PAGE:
Scientific educator Bill Nye’s Lightsail, crowd funded space-craft project is continuing apace. Following the successful test flight and opening in mid-2015, the final version of the fuel-free space craft is continuing development, with a completion of the latest round of testing, which used a base-station, known as BenchSat, to simulate key points in the spacecraft’s future journey.
Known as the operational readiness test (ORT), LightSail’s engineering clone, BenchSat did a fantastic job of testing real time data transmission for the upcoming solar sail mission. Specific points in its launch and deployment were simulated, such as a ground station pass, a solar panel and sail deployment, as well as an image download.
Source: Loren Roberts / The Planetary Society
Data was transmitted in packets sent at seven second internals, each containing 235 lines of data taken from on board sensors. This equates to almost three times the number used on the LightSail test unit, so there will be a lot more information to work with when the final LightSail build is launched. As a given example, each camera now sends heater status, last contact time and temperature, as well as imagery.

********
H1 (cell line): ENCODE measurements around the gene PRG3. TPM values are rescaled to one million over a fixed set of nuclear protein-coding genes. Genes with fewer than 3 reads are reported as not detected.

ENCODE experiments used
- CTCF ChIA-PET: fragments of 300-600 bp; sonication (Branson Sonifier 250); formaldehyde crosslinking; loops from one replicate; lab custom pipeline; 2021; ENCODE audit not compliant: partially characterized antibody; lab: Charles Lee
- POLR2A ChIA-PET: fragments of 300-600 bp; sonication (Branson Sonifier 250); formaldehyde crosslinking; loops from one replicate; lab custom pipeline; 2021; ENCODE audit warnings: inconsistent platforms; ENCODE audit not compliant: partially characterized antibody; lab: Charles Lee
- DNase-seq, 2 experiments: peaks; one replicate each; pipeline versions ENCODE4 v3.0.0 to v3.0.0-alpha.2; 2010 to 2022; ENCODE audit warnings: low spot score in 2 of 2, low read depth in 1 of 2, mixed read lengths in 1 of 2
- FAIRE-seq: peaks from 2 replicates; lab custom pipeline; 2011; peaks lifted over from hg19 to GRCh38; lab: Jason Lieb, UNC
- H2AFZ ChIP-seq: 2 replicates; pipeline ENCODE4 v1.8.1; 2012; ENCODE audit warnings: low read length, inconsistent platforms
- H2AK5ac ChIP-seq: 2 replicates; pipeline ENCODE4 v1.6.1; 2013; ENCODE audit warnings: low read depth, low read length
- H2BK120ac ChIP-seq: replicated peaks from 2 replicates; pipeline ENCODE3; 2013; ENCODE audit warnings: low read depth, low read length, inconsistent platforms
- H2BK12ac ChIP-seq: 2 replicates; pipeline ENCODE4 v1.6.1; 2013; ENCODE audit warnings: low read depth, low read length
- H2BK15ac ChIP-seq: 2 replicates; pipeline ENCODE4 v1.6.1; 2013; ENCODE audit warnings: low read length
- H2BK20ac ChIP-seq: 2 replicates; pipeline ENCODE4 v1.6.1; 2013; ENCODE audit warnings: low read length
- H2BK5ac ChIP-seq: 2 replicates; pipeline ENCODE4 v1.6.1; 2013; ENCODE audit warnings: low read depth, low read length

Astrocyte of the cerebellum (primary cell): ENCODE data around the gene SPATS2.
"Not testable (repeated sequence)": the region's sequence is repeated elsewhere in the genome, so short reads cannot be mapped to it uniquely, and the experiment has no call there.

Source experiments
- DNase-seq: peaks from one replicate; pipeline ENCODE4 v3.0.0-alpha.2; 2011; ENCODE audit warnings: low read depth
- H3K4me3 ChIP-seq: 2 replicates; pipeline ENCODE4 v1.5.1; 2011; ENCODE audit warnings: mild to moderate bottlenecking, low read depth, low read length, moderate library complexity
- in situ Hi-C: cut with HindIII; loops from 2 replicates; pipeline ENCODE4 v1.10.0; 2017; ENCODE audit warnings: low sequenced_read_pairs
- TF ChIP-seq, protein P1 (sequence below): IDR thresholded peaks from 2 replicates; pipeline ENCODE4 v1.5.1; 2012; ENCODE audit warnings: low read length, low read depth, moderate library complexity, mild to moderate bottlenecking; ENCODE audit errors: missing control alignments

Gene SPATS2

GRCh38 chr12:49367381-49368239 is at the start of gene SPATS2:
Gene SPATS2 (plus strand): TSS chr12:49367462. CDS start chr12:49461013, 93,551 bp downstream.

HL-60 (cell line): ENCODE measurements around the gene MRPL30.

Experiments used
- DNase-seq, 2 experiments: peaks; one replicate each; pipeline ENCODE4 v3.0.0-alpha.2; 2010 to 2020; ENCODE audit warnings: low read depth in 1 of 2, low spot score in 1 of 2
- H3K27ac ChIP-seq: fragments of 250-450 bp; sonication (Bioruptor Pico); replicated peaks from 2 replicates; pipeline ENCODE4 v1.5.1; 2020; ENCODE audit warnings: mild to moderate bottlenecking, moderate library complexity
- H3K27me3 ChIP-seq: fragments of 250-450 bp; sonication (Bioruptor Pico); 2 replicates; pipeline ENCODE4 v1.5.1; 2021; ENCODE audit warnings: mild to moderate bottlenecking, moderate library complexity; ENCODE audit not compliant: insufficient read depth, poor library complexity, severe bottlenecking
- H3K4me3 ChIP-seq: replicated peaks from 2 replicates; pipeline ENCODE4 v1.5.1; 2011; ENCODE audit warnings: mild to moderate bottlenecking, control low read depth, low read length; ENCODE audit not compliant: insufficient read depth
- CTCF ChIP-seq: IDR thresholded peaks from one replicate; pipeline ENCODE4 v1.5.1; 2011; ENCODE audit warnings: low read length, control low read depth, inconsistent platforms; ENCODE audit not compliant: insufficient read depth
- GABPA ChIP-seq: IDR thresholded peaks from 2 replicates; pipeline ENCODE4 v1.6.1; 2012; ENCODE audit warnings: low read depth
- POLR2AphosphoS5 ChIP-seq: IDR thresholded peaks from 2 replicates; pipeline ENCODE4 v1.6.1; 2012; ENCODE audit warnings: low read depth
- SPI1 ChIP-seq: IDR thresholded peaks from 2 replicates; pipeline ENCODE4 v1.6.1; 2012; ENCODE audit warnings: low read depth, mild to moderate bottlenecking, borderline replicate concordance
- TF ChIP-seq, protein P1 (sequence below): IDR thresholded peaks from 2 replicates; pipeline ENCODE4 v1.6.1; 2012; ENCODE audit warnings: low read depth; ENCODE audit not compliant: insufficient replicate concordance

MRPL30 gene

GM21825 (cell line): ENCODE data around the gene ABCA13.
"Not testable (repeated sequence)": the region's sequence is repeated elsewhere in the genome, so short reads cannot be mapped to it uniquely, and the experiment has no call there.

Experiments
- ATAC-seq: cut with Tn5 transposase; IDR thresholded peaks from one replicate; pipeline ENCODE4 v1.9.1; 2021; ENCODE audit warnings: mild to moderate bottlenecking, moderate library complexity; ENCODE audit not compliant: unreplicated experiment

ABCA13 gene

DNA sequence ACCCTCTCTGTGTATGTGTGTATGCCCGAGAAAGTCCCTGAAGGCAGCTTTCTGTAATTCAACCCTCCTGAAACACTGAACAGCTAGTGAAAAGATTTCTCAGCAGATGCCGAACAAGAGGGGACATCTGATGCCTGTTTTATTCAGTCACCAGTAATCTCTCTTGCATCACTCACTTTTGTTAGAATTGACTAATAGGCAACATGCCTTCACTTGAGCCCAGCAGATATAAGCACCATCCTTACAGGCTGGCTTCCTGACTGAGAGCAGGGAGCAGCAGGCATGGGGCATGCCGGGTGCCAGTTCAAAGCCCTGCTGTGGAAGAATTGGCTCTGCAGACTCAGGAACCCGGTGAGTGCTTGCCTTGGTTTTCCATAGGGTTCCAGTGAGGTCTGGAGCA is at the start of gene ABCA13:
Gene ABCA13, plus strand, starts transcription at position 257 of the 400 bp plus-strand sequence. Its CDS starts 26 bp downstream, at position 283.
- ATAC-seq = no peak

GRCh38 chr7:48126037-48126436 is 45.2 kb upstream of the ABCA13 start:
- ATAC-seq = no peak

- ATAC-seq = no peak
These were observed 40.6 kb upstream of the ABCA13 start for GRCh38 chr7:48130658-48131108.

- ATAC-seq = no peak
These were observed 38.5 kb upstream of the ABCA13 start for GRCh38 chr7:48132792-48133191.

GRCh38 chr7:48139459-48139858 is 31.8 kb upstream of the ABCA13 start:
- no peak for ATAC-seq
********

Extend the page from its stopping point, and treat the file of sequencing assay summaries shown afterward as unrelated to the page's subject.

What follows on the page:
Data was transmitted to the same ground station that will be used during the eventual flight and fortunately no major problems were identified.
Better yet, component-level testing and assembly has now been completed for the LightSail itself. The plan now is to move on to system level testing, followed eventually by more physical trials of the LightSail’s deployment system for the sail.
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KitGuru Says: Once those tests have been completed, LightSail will head off to Georgia Tech for installation on the Prox-1, which will in turn be fitted to a Falcon Heavy rocket at some point this year for launch into LEO.